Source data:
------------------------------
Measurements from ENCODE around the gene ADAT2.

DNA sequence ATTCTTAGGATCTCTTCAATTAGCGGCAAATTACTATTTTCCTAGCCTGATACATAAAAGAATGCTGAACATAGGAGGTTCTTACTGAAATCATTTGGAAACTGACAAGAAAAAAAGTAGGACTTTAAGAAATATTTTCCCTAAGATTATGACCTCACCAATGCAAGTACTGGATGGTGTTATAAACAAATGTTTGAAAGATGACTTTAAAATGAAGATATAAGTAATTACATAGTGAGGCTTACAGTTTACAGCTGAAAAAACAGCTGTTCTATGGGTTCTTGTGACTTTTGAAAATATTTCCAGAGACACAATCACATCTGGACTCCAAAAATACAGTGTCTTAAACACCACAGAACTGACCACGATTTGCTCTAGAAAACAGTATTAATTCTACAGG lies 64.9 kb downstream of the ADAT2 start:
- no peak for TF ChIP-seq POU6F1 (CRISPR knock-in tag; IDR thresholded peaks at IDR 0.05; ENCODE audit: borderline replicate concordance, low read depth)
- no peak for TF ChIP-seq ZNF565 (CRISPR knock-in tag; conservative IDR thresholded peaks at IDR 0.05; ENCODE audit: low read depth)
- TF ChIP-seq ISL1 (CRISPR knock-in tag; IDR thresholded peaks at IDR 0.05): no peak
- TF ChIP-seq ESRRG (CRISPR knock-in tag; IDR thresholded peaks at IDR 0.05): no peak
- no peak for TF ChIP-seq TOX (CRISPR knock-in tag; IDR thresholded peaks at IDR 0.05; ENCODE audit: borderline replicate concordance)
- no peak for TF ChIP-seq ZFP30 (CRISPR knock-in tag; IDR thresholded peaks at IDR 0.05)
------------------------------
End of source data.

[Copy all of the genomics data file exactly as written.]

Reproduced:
Measurements from ENCODE around the gene ADAT2.

DNA sequence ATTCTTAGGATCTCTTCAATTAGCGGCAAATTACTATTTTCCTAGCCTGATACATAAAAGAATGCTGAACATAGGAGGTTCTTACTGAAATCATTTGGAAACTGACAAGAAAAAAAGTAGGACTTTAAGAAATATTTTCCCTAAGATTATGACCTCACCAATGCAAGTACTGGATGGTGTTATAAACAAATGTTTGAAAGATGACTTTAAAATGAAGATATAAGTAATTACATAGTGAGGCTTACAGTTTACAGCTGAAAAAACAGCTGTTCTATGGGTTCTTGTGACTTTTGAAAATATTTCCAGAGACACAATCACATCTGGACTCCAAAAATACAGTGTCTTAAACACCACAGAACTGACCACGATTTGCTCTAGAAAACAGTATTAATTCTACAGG lies 64.9 kb downstream of the ADAT2 start:
- no peak for TF ChIP-seq POU6F1 (CRISPR knock-in tag; IDR thresholded peaks at IDR 0.05; ENCODE audit: borderline replicate concordance, low read depth)
- no peak for TF ChIP-seq ZNF565 (CRISPR knock-in tag; conservative IDR thresholded peaks at IDR 0.05; ENCODE audit: low read depth)
- TF ChIP-seq ISL1 (CRISPR knock-in tag; IDR thresholded peaks at IDR 0.05): no peak
- TF ChIP-seq ESRRG (CRISPR knock-in tag; IDR thresholded peaks at IDR 0.05): no peak
- no peak for TF ChIP-seq TOX (CRISPR knock-in tag; IDR thresholded peaks at IDR 0.05; ENCODE audit: borderline replicate concordance)
- no peak for TF ChIP-seq ZFP30 (CRISPR knock-in tag; IDR thresholded peaks at IDR 0.05)